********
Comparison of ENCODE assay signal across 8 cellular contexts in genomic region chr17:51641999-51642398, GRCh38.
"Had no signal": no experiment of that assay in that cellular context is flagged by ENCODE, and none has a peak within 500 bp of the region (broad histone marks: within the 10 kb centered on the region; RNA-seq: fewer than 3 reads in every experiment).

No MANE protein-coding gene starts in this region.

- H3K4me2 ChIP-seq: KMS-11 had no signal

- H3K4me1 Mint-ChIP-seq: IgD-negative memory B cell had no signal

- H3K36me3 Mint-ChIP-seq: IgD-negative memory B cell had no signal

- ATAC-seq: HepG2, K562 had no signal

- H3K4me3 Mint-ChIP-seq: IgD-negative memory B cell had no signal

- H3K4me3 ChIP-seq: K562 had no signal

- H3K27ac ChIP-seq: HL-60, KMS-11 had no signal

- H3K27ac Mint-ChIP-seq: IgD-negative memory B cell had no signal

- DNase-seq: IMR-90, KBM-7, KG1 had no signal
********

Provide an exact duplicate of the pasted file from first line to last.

Comparison of ENCODE assay signal across 8 cellular contexts in genomic region chr17:51641999-51642398, GRCh38.
"Had no signal": no experiment of that assay in that cellular context is flagged by ENCODE, and none has a peak within 500 bp of the region (broad histone marks: within the 10 kb centered on the region; RNA-seq: fewer than 3 reads in every experiment).

No MANE protein-coding gene starts in this region.

- H3K4me2 ChIP-seq: KMS-11 had no signal

- H3K4me1 Mint-ChIP-seq: IgD-negative memory B cell had no signal

- H3K36me3 Mint-ChIP-seq: IgD-negative memory B cell had no signal

- ATAC-seq: HepG2, K562 had no signal

- H3K4me3 Mint-ChIP-seq: IgD-negative memory B cell had no signal

- H3K4me3 ChIP-seq: K562 had no signal

- H3K27ac ChIP-seq: HL-60, KMS-11 had no signal

- H3K27ac Mint-ChIP-seq: IgD-negative memory B cell had no signal

- DNase-seq: IMR-90, KBM-7, KG1 had no signal